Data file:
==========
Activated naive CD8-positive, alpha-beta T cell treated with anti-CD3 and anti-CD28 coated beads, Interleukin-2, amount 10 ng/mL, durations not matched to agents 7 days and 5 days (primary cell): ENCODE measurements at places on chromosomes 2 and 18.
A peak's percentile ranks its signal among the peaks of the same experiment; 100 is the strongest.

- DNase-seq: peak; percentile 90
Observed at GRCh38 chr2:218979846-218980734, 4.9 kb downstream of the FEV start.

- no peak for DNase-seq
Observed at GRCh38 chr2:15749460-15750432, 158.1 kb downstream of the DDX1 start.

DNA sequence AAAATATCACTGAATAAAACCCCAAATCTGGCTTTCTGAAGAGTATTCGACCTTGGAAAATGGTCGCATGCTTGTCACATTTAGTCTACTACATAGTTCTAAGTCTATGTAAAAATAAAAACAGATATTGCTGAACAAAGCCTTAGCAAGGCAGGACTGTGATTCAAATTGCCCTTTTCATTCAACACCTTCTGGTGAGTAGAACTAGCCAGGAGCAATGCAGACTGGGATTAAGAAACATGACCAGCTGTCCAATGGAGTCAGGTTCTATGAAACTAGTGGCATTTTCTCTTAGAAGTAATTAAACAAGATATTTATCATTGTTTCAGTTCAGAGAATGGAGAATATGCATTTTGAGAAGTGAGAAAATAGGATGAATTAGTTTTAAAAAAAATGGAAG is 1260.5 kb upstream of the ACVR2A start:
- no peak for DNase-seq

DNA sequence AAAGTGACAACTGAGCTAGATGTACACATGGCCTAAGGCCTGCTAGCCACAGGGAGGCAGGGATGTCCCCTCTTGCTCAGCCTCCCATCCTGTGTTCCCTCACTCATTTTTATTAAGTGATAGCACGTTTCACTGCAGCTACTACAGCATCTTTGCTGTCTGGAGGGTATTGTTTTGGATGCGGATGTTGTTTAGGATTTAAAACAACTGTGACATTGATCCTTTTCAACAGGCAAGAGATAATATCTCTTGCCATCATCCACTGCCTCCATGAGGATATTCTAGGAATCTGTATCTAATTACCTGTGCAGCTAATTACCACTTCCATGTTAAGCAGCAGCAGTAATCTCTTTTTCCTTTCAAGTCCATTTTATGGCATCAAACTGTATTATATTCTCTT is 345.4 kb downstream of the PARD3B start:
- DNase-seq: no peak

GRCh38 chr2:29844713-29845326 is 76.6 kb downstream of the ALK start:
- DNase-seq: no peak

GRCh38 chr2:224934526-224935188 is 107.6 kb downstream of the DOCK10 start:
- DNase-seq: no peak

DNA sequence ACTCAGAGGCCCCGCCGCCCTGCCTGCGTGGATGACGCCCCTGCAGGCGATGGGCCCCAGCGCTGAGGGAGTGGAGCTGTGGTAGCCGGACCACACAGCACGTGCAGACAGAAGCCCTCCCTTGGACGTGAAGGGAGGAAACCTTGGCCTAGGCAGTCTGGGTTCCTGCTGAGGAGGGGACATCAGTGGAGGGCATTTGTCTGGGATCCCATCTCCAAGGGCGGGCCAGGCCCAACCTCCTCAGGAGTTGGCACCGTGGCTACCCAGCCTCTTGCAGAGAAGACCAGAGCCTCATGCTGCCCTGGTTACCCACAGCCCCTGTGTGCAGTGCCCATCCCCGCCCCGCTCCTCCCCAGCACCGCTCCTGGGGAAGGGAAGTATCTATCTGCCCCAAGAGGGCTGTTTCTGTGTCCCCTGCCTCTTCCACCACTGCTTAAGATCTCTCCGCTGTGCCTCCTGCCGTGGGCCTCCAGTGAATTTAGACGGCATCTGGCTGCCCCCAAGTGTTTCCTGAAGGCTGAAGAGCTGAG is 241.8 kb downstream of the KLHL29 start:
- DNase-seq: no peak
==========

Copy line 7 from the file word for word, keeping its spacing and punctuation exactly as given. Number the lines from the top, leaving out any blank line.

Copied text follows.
DNA sequence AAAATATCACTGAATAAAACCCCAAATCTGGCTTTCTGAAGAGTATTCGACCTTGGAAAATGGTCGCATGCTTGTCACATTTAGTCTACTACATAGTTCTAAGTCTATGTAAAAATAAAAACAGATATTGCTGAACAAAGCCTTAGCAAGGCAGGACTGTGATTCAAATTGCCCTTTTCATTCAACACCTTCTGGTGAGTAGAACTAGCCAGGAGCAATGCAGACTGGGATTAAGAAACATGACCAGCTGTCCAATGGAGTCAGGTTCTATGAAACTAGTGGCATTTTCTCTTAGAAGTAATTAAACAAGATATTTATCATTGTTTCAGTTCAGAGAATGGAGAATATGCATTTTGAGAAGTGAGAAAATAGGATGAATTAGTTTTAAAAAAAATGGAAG is 1260.5 kb upstream of the ACVR2A start: